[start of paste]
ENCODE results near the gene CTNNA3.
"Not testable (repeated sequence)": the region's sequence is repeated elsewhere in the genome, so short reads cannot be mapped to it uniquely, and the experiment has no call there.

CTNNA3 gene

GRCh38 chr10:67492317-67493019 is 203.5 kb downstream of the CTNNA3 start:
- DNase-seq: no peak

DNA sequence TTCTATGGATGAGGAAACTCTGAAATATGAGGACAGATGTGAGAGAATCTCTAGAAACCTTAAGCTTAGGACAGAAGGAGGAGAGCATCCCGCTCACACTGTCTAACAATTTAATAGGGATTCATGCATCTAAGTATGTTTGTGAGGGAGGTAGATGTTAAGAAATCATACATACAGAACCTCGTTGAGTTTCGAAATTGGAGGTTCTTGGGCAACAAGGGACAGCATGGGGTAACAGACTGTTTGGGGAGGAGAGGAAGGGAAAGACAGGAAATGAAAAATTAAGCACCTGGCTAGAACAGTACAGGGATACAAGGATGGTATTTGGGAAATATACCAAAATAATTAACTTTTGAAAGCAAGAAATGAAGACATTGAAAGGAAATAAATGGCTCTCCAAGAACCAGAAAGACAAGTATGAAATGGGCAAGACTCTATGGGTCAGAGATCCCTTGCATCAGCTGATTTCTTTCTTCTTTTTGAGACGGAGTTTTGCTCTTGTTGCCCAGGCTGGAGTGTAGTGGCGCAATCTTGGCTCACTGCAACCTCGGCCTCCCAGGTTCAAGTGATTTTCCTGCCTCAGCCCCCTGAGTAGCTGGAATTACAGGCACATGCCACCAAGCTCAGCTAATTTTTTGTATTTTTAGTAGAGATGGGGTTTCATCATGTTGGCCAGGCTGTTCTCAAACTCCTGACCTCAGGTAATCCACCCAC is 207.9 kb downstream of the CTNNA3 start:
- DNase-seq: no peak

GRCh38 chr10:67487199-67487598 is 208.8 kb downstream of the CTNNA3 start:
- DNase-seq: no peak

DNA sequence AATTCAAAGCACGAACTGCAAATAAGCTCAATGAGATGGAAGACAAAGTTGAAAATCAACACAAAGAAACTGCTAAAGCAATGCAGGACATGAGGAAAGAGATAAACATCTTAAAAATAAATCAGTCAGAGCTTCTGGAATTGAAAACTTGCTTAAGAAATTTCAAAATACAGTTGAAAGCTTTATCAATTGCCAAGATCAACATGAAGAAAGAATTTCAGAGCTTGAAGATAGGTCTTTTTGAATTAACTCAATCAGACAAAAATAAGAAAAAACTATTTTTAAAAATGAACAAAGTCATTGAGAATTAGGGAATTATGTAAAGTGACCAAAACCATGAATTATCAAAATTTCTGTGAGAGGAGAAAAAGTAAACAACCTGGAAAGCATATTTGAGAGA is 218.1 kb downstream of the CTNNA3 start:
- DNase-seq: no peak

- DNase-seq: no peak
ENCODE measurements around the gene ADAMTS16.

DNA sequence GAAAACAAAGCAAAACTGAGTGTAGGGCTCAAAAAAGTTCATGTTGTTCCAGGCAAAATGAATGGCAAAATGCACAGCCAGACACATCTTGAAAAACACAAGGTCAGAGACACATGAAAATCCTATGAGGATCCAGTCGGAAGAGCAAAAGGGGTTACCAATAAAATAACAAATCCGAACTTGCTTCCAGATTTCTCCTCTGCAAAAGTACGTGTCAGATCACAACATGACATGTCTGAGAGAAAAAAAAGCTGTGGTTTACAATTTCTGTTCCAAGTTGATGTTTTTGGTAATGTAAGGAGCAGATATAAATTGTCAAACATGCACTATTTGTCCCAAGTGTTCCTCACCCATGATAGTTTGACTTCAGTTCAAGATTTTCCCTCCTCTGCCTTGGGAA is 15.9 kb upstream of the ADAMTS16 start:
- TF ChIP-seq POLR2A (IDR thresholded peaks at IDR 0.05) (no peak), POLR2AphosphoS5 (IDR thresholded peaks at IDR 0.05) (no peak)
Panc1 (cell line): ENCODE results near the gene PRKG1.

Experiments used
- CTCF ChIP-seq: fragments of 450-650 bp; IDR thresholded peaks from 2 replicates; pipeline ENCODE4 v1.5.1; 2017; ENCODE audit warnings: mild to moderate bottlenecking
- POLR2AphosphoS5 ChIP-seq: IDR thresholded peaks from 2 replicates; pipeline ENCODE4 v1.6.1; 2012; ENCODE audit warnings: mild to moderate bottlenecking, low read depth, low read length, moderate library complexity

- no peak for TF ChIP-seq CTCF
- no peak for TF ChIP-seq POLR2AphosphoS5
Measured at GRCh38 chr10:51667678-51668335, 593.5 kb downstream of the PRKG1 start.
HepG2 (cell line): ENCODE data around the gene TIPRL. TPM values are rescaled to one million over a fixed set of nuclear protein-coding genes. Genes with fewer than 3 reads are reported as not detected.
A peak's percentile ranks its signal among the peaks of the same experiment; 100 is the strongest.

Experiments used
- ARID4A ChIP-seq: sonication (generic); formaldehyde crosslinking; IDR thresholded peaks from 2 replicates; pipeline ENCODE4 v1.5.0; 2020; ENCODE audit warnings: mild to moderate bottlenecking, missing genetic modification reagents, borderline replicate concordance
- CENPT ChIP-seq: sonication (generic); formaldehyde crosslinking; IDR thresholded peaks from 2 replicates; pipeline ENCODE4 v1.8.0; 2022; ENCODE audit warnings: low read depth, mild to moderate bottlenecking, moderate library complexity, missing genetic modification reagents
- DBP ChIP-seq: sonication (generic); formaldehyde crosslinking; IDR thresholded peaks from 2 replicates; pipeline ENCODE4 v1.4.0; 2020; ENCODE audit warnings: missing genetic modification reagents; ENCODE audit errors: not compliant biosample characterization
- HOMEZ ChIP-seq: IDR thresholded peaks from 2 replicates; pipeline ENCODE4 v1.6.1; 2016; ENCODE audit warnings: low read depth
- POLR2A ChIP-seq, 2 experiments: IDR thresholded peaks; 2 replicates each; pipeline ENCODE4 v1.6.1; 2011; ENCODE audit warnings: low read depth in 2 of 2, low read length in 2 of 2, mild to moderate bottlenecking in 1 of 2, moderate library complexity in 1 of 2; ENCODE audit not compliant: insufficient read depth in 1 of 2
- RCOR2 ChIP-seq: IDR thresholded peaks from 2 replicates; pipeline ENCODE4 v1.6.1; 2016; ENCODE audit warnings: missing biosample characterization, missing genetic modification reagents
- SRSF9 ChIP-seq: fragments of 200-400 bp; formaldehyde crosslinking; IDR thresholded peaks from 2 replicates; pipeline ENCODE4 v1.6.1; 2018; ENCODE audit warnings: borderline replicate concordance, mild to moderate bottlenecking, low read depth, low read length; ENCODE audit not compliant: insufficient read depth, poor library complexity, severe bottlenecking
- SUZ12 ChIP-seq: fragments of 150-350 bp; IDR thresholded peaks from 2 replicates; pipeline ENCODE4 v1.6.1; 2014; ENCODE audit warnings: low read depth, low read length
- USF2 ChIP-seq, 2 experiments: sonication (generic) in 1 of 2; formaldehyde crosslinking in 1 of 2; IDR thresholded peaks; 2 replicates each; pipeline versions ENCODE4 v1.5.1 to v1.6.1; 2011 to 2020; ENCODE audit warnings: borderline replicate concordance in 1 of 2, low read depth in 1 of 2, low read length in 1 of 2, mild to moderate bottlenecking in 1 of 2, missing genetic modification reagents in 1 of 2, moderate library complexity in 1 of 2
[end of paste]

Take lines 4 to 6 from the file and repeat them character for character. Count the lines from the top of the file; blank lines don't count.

GRCh38 chr10:67492317-67493019 is 203.5 kb downstream of the CTNNA3 start:
- DNase-seq: no peak

DNA sequence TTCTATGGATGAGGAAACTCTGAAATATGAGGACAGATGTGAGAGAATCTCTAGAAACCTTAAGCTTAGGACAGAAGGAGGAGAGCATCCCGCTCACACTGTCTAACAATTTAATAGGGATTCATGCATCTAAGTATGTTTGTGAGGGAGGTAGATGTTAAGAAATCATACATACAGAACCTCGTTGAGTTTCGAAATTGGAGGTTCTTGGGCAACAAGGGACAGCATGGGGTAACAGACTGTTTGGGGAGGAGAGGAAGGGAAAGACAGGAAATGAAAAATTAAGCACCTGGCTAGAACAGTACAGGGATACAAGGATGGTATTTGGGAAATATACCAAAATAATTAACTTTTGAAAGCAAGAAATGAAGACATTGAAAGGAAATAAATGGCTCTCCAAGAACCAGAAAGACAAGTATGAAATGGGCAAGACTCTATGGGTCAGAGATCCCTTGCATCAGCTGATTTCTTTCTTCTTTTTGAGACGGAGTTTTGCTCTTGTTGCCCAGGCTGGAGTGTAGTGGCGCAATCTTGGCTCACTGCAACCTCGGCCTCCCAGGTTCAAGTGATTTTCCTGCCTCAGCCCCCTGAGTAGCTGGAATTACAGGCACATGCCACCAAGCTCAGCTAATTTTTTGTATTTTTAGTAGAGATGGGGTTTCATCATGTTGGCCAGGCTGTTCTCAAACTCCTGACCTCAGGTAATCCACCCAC is 207.9 kb downstream of the CTNNA3 start: